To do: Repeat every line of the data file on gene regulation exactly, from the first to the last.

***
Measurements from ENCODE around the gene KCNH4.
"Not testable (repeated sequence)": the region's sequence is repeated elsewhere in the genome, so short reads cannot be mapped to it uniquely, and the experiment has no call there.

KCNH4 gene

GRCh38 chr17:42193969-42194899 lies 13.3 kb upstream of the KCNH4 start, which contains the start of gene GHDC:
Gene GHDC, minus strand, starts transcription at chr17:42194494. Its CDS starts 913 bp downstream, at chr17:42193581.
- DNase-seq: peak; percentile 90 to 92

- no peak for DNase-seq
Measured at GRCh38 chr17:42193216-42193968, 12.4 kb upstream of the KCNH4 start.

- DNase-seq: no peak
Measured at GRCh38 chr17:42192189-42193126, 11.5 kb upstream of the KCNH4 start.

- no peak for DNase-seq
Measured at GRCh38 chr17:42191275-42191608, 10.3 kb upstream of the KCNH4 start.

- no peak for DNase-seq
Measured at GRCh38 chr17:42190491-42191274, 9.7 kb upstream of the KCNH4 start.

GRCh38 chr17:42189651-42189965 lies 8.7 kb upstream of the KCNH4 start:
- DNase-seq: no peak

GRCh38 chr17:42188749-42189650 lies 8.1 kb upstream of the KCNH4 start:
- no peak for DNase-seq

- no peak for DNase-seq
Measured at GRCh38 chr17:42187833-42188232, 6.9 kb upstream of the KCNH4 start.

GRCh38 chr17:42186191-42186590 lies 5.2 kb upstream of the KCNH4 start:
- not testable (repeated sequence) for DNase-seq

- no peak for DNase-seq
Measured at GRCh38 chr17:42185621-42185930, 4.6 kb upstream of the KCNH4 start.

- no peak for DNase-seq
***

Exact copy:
Measurements from ENCODE around the gene KCNH4.
"Not testable (repeated sequence)": the region's sequence is repeated elsewhere in the genome, so short reads cannot be mapped to it uniquely, and the experiment has no call there.

KCNH4 gene

GRCh38 chr17:42193969-42194899 lies 13.3 kb upstream of the KCNH4 start, which contains the start of gene GHDC:
Gene GHDC, minus strand, starts transcription at chr17:42194494. Its CDS starts 913 bp downstream, at chr17:42193581.
- DNase-seq: peak; percentile 90 to 92

- no peak for DNase-seq
Measured at GRCh38 chr17:42193216-42193968, 12.4 kb upstream of the KCNH4 start.

- DNase-seq: no peak
Measured at GRCh38 chr17:42192189-42193126, 11.5 kb upstream of the KCNH4 start.

- no peak for DNase-seq
Measured at GRCh38 chr17:42191275-42191608, 10.3 kb upstream of the KCNH4 start.

- no peak for DNase-seq
Measured at GRCh38 chr17:42190491-42191274, 9.7 kb upstream of the KCNH4 start.

GRCh38 chr17:42189651-42189965 lies 8.7 kb upstream of the KCNH4 start:
- DNase-seq: no peak

GRCh38 chr17:42188749-42189650 lies 8.1 kb upstream of the KCNH4 start:
- no peak for DNase-seq

- no peak for DNase-seq
Measured at GRCh38 chr17:42187833-42188232, 6.9 kb upstream of the KCNH4 start.

GRCh38 chr17:42186191-42186590 lies 5.2 kb upstream of the KCNH4 start:
- not testable (repeated sequence) for DNase-seq

- no peak for DNase-seq
Measured at GRCh38 chr17:42185621-42185930, 4.6 kb upstream of the KCNH4 start.

- no peak for DNase-seq